Greetings. Over on "fair and balanced" Fox News a couple of days ago, one of their resident celebrity talking heads editorialized that CBS should indeed have reported the story of Iraqi prisoner abuse, but should not have shown the photos. Showing the photos, he suggested, went too far and did too much damage.
He couldn't be more wrong.
The photos exist, and sooner or later they would have appeared. In the interconnected era of the Internet, they were impossible to suppress.
More importantly, it has become clear that knowledge of the abuses had been present in some U.S. government circles for months (it had even been earlier mentioned publicly in oblique and generic terms).
But until the photos appeared, the public had no idea of the scope or disgusting intensity of the criminal acts involved, apparently running the full range from sexual humiliation to torture to murder. Nor does it appear that the higher echelons of our government were particularly concerned (the critical report had long been available but had reportedly not been read by key people who should have been among the first to see it).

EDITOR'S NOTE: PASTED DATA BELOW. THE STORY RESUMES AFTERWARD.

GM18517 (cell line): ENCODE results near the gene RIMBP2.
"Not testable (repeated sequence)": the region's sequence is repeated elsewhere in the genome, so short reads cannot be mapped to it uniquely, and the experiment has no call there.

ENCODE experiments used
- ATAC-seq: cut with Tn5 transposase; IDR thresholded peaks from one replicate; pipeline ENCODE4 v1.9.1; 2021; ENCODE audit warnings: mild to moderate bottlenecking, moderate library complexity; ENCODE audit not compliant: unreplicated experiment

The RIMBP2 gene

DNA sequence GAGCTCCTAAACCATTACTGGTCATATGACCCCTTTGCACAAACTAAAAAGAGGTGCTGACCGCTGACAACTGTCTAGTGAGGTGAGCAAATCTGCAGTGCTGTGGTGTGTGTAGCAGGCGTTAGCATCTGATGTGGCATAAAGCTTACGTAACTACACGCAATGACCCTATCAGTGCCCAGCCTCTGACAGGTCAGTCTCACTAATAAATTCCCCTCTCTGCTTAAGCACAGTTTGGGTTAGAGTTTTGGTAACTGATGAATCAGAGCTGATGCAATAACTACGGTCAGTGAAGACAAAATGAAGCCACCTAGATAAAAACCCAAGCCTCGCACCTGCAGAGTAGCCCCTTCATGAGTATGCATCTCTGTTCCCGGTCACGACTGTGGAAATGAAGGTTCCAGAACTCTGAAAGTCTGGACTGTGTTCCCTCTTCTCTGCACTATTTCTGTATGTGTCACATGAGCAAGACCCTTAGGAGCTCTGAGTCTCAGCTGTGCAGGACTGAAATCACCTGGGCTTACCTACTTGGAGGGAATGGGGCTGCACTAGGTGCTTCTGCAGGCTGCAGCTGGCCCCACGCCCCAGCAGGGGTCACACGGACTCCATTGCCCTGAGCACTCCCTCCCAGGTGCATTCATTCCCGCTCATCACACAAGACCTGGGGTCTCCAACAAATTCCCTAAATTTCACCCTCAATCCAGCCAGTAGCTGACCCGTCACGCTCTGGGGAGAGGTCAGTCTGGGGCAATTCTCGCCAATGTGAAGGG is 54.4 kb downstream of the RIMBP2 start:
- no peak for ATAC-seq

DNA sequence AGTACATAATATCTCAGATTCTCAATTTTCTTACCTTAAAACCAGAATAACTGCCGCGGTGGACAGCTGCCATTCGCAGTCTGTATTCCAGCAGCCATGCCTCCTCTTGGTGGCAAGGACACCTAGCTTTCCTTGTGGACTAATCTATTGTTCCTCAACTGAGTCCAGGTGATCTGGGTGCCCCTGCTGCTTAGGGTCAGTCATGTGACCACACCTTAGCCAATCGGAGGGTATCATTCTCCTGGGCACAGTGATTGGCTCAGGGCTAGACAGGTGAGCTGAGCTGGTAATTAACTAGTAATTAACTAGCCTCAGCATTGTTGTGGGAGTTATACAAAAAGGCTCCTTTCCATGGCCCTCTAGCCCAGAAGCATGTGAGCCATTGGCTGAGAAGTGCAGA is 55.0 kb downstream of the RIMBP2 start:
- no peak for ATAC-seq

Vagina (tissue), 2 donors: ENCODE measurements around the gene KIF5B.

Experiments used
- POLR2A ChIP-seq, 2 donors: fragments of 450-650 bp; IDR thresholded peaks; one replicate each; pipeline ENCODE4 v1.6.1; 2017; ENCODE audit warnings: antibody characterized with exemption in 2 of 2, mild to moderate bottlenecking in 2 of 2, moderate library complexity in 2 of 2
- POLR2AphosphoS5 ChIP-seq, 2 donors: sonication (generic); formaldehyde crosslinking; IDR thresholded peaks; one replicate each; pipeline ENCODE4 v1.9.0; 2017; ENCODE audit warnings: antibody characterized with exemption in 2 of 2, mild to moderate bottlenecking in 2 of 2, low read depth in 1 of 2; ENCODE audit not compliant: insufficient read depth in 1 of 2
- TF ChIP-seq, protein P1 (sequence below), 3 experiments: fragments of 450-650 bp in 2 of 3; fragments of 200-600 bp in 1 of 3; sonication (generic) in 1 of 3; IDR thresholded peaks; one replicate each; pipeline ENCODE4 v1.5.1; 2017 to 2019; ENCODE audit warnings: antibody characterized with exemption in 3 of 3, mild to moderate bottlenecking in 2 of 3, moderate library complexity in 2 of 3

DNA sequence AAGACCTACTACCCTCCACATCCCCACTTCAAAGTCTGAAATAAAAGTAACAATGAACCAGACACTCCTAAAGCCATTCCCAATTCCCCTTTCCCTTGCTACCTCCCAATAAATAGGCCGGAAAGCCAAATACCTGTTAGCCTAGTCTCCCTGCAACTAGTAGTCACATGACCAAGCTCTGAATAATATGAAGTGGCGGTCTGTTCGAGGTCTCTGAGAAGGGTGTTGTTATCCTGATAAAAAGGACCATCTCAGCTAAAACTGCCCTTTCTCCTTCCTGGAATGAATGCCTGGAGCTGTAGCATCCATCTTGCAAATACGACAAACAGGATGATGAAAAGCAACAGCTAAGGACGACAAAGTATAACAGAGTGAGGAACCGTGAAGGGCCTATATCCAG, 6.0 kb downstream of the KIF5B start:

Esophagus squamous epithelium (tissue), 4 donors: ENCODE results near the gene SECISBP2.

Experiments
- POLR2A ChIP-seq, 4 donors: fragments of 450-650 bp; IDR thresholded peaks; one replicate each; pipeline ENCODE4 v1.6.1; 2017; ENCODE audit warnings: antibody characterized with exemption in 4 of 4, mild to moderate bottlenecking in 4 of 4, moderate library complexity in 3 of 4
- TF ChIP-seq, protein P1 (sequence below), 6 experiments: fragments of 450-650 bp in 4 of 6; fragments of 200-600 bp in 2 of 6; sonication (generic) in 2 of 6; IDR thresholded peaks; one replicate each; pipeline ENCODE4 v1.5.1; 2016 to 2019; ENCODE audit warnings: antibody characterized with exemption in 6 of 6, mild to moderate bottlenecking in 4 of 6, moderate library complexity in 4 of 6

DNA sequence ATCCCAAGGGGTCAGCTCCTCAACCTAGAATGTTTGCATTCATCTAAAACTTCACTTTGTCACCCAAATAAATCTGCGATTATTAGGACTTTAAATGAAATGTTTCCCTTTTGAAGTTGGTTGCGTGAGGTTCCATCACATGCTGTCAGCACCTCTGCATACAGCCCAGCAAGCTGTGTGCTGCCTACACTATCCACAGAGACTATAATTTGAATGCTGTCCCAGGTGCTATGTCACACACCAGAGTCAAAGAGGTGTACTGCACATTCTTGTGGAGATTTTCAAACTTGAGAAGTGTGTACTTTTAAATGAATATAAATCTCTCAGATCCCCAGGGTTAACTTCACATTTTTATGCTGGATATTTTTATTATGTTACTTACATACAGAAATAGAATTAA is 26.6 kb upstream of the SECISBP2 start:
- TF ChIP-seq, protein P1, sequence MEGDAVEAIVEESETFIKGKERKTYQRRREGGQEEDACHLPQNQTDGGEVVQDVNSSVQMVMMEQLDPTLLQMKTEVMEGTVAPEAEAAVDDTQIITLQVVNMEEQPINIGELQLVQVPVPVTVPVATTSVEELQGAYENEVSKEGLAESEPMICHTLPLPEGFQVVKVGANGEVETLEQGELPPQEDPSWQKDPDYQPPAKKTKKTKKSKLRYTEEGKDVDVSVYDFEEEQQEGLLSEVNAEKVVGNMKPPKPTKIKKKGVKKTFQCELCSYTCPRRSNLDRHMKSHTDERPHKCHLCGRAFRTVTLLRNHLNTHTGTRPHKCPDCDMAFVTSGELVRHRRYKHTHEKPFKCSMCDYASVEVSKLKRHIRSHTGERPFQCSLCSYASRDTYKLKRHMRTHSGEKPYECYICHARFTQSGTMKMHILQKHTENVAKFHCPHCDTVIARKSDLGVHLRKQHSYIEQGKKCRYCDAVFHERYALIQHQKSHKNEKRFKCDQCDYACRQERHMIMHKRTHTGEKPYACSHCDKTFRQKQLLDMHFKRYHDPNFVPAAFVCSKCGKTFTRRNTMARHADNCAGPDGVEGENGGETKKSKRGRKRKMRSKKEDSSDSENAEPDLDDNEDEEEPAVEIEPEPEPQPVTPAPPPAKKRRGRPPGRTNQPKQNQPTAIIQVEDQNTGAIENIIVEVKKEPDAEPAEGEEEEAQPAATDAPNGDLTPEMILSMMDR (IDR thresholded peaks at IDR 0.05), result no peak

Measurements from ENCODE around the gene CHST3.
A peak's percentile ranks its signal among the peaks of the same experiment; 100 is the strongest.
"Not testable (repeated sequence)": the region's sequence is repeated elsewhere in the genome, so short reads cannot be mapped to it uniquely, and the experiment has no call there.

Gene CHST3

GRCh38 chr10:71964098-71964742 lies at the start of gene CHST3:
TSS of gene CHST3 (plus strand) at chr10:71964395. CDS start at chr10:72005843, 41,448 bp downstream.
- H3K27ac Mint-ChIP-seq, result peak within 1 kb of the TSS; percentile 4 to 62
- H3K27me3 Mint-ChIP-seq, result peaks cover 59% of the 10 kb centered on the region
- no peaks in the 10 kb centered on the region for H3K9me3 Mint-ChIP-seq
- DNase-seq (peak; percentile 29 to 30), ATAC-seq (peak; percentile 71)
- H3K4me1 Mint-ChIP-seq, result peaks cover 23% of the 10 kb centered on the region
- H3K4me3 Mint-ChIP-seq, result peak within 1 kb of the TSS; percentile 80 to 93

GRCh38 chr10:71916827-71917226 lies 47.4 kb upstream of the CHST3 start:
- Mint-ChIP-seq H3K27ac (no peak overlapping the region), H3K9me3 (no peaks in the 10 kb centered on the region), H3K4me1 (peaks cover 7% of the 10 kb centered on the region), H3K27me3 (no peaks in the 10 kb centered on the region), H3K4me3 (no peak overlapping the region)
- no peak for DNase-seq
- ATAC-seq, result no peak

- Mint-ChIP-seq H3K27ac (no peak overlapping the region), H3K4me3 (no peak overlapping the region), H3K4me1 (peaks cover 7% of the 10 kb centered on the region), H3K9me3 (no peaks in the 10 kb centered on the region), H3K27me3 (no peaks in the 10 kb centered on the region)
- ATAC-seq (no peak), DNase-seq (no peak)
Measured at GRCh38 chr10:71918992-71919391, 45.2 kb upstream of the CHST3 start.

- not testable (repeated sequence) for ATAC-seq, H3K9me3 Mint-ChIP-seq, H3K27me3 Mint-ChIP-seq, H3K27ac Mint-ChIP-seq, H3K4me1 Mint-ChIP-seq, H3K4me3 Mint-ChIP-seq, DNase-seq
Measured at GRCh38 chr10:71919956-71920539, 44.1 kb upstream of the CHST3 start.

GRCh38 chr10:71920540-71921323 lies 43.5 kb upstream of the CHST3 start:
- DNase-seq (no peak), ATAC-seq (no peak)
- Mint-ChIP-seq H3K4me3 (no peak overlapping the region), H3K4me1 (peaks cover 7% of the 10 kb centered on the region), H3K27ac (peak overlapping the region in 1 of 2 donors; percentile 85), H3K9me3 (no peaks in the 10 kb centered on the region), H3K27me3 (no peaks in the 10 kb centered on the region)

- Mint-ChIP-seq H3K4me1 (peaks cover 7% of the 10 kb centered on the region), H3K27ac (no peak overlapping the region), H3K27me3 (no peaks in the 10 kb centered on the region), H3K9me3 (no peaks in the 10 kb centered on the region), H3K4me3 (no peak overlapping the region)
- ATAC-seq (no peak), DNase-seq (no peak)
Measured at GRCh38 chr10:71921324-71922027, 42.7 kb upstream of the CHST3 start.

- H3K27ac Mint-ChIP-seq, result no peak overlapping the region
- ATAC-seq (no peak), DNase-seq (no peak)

If the photos had not been made public, the odds are that the entire situation would have been effectively swept under the rug, and the probability of such events continuing or recurring would have been greatly increased.
Even though they show us things that some might prefer not to see or know about, the photos in this case are worth more than all the pontifications of our military leaders and politicos combined.